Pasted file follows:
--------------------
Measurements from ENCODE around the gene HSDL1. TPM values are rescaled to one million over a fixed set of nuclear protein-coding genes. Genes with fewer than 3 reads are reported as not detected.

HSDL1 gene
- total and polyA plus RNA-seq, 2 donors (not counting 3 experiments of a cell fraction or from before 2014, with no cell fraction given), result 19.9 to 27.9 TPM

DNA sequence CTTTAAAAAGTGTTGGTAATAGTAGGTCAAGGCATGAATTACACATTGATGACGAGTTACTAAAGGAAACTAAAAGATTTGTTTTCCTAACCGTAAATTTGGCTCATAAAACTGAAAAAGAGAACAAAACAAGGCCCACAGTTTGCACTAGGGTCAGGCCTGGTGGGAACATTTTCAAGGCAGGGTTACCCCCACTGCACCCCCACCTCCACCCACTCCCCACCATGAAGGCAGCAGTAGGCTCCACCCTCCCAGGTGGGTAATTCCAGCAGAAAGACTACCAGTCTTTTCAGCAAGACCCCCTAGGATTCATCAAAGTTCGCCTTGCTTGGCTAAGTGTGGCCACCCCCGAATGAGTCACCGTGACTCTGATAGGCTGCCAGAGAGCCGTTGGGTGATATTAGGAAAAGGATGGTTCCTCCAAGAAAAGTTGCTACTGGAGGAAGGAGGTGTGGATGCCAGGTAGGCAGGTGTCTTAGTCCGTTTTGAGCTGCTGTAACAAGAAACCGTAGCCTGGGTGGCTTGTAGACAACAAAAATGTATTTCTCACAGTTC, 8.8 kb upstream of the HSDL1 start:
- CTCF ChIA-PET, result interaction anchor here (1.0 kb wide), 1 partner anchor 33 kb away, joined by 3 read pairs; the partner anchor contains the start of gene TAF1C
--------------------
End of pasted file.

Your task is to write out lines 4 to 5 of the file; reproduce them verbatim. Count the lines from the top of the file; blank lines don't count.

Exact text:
DNA sequence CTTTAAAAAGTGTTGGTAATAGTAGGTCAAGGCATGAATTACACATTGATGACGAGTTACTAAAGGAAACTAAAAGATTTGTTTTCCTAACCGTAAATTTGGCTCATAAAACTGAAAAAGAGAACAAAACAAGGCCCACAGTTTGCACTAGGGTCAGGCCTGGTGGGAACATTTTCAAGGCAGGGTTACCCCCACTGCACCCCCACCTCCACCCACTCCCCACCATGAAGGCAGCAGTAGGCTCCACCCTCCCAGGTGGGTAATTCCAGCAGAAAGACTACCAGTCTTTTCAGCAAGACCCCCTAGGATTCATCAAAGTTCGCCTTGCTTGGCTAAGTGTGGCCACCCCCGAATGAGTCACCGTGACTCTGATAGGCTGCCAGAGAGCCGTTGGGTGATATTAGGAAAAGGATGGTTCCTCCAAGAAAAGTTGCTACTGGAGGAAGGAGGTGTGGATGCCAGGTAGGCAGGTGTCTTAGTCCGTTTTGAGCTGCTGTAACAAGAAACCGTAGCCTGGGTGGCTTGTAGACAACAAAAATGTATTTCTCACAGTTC, 8.8 kb upstream of the HSDL1 start:
- CTCF ChIA-PET, result interaction anchor here (1.0 kb wide), 1 partner anchor 33 kb away, joined by 3 read pairs; the partner anchor contains the start of gene TAF1C